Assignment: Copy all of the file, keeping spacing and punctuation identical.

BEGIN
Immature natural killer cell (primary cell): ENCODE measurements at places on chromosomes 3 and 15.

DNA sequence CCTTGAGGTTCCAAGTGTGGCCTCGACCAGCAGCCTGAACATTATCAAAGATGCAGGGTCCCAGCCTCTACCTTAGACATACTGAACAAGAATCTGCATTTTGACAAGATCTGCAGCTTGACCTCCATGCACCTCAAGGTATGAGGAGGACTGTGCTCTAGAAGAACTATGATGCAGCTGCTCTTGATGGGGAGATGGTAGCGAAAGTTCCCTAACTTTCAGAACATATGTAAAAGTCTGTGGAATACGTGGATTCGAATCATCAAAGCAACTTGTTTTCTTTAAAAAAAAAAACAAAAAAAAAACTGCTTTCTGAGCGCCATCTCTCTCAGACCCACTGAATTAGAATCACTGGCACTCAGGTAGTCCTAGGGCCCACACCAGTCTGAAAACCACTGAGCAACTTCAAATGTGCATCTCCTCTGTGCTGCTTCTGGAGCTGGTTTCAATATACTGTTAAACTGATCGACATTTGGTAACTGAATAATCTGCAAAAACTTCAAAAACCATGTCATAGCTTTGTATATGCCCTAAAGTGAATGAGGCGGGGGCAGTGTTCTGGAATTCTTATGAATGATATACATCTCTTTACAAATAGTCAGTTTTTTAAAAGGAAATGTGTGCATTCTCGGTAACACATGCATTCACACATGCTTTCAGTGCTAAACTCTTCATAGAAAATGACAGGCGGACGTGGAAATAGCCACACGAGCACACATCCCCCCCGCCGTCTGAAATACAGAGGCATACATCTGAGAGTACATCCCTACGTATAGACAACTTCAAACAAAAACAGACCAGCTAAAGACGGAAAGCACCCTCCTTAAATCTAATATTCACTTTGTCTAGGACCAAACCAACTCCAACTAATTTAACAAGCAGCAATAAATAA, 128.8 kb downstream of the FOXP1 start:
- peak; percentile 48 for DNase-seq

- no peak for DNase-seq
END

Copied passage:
Immature natural killer cell (primary cell): ENCODE measurements at places on chromosomes 3 and 15.

DNA sequence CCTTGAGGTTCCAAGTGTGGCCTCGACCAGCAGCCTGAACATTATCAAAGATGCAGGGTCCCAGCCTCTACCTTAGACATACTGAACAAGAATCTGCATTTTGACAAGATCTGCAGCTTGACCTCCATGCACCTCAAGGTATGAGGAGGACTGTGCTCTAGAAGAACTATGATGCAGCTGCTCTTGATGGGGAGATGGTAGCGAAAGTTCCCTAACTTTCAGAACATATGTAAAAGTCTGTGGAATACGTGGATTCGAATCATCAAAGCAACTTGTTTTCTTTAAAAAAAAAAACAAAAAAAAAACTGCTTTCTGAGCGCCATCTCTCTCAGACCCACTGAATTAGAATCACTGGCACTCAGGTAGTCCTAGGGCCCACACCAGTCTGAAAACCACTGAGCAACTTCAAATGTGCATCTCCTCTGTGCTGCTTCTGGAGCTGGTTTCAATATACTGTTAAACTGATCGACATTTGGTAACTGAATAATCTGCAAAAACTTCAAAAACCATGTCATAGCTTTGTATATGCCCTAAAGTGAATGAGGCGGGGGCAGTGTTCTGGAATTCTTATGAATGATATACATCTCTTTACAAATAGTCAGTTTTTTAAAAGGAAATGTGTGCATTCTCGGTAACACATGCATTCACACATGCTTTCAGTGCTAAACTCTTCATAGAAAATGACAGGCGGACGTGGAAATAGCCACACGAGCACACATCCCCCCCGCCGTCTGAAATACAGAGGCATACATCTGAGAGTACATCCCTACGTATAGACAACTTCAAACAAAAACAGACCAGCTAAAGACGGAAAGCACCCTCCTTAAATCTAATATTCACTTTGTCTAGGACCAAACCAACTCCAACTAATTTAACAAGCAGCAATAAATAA, 128.8 kb downstream of the FOXP1 start:
- peak; percentile 48 for DNase-seq

- no peak for DNase-seq